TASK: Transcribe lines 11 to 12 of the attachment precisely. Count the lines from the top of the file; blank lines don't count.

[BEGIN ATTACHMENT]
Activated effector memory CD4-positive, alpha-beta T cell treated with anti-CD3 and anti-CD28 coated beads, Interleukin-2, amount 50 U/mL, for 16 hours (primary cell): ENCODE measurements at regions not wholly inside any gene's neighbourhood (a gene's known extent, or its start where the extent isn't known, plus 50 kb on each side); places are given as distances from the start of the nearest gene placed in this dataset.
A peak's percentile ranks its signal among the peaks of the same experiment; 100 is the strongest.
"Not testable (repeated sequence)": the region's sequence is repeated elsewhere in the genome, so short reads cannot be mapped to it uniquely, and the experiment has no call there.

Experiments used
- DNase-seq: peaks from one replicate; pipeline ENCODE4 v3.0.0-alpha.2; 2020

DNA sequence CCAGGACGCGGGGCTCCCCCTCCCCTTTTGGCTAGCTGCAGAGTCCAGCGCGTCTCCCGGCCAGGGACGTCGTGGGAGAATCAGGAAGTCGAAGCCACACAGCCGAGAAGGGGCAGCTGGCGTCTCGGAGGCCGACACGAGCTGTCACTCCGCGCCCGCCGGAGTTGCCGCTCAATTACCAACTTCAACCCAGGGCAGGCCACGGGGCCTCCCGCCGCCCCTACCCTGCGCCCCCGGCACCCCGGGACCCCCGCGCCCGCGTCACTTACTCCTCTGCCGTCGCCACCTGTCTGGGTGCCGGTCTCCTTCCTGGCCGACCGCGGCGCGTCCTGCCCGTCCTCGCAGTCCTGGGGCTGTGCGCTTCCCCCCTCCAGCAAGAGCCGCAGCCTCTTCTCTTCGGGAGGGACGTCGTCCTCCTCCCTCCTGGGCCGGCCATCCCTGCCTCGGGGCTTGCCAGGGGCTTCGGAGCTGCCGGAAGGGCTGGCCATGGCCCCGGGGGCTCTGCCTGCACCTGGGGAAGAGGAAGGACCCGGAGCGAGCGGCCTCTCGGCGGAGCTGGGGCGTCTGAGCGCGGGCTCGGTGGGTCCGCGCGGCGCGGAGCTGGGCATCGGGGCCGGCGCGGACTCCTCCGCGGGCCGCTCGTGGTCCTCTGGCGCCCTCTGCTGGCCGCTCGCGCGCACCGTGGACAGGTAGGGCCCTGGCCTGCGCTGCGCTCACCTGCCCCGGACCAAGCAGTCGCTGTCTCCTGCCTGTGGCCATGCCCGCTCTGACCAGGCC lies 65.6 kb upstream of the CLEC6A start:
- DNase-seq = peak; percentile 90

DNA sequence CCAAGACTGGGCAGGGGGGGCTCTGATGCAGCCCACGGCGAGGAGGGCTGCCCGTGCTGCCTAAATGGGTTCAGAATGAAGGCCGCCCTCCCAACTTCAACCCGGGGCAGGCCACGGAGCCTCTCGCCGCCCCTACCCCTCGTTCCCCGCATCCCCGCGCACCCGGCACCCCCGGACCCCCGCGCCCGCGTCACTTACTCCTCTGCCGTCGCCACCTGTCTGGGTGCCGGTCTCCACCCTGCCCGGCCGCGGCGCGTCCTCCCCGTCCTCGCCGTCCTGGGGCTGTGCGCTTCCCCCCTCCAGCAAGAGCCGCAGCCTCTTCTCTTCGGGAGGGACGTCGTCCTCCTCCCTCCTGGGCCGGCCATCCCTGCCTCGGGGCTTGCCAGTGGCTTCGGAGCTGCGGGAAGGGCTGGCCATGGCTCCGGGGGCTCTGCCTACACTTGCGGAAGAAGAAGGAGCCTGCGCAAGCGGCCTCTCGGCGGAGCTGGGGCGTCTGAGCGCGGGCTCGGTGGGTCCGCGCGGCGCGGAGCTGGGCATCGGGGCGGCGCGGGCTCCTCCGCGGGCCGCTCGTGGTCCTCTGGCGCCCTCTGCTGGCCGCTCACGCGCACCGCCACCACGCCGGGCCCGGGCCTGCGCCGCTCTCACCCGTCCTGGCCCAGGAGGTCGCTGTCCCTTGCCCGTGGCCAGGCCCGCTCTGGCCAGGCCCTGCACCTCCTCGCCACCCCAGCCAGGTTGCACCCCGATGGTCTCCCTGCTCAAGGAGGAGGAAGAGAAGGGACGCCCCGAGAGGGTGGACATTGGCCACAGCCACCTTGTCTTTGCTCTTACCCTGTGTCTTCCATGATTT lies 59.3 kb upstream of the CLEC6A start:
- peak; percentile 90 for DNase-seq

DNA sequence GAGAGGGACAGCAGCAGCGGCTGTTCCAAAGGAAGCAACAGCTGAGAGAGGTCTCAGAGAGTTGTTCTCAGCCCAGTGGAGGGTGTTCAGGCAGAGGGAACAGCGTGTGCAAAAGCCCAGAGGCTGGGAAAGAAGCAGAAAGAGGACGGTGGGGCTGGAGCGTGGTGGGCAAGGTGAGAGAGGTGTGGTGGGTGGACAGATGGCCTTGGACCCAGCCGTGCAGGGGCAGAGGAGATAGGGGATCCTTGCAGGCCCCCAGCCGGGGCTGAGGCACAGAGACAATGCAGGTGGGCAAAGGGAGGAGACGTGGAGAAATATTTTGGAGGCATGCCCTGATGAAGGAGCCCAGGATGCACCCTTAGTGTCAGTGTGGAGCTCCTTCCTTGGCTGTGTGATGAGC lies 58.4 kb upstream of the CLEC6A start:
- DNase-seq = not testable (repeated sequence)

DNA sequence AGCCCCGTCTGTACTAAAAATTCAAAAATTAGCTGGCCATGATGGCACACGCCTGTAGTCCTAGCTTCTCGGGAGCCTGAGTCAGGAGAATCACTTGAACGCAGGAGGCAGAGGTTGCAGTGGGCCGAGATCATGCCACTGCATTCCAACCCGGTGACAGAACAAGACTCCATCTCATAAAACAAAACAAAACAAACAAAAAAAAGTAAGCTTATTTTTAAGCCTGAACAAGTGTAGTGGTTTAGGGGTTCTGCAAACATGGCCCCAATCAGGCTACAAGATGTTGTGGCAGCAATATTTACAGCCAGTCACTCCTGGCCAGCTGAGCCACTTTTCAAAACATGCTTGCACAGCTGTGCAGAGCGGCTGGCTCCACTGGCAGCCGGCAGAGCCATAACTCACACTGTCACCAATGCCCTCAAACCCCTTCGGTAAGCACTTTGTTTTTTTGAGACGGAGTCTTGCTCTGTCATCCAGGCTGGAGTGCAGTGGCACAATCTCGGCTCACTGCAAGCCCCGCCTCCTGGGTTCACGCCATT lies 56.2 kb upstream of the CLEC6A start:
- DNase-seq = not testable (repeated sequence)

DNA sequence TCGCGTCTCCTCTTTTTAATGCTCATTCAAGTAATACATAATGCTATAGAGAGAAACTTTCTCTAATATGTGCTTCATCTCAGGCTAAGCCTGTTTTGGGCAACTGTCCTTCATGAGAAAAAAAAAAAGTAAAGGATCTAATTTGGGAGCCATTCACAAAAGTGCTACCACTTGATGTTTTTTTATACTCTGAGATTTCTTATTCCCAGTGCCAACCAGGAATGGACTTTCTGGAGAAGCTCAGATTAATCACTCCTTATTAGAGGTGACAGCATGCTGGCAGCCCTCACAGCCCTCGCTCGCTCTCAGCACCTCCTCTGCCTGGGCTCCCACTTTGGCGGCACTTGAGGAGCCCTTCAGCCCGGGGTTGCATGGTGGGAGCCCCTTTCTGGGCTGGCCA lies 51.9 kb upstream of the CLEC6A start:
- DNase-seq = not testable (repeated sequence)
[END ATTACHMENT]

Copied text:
- DNase-seq = not testable (repeated sequence)

DNA sequence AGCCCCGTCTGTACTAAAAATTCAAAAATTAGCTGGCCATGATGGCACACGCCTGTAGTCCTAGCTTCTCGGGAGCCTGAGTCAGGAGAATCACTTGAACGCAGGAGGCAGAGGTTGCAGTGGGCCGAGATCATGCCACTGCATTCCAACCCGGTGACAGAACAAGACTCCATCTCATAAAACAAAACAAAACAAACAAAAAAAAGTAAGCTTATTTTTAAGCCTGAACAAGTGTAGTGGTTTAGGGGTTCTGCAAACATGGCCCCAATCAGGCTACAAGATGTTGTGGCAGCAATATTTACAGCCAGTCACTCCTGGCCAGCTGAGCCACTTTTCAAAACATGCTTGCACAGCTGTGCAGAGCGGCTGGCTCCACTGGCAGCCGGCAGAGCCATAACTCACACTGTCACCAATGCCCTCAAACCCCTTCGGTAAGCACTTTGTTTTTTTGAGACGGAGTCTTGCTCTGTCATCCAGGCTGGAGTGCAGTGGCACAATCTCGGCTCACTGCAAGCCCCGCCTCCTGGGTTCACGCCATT lies 56.2 kb upstream of the CLEC6A start: